Saito Shihan taught many generations of students in his lifetime. He had different students during different periods in his own life and his own development. Over the years, times changed, values changed, the world changed, yet every student was one of Saito Shihan’s uchideshi, no matter which period of his life they were part of.

Picasso was famous as a painter. As a painter he grew and his style and expression changed through different periods in his life. It would not make sense to take one period of Picasso’s art and call it his only form of expression, or his only true form of expression. All of his painting was Picasso. It was all a part of him.

The same holds true with a martial artist such as Saito Shihan. Not by any means the beginning of his Aikido journey, Saito Shihan practiced and taught Aikido for thirty three-years after the Founder’s death. As his style and execution changed naturally over the years, what he taught his students also changed. If students from different eras in his life were to compare his teaching there would naturally be differences, yet all of his teaching was from Saito Shihan, it was all a part of him. By the end, Saito Shihan had become enlightened about his coming death. He spoke to close students about making funeral arrangements. He ordered specially made mourning kimono for his wife and daughter. To his son Hitohiro, he gave his own formal kimono…a kimono that his son would wear soon in the months to come. Before the Aiki Jinja Tai Sai, he ordered his son and his uchideshi to clean every inch of the dojo grounds until they met with his satisfaction. After Tai Sai ended, he visited his temple and prayed in front of his own family gravesite. A few days later he had a little trouble breathing and thought it would be better to check in at the hospital. No one knew that this was to be a one-way trip.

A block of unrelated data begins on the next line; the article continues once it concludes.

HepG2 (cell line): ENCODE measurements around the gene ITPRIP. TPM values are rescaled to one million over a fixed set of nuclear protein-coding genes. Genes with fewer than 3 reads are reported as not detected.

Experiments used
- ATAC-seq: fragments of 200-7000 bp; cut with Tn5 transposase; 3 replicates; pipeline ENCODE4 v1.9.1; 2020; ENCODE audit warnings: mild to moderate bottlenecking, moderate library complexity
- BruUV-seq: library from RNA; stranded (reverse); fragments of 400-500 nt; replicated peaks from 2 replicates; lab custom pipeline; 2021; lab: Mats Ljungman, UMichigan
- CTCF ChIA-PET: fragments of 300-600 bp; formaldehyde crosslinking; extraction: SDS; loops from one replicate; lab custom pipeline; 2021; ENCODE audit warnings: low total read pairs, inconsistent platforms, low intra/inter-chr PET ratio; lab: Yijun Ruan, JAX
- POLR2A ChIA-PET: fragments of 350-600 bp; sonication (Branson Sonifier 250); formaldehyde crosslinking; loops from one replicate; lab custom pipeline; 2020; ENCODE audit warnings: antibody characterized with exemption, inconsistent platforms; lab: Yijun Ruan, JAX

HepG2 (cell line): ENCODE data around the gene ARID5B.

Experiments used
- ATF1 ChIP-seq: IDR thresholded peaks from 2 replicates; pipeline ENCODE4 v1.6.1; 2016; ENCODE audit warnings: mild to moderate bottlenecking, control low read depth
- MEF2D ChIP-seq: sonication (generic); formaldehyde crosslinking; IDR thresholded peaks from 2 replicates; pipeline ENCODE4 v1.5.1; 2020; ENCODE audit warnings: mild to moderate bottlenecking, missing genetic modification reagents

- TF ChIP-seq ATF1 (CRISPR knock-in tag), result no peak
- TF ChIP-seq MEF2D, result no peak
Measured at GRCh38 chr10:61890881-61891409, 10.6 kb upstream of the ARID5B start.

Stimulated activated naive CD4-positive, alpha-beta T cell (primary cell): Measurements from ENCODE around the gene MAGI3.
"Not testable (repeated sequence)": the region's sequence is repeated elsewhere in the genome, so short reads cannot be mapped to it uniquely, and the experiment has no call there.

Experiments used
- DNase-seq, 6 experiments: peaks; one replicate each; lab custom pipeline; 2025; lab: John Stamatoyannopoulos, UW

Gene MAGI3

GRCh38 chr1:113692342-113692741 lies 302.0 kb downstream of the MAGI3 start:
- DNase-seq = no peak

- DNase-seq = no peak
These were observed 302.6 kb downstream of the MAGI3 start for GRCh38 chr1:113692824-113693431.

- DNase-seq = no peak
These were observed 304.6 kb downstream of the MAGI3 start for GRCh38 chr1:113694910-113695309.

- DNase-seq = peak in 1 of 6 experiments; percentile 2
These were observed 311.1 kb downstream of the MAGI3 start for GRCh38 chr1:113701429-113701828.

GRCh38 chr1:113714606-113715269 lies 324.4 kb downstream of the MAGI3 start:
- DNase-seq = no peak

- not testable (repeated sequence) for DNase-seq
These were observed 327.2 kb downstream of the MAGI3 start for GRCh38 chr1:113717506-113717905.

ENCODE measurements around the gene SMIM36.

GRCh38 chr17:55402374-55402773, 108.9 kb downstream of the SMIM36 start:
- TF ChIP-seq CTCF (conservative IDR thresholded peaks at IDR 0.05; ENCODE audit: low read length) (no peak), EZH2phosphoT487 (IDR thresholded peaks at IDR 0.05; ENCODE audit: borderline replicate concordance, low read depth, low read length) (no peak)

On May 13, 2002, one of the great Aikidoists of our time followed the Founder Morihei Ueshiba into history. The legacy he left to us is as big as life itself, and his last lessons are lessons of dignity and honor that will continue in his memory.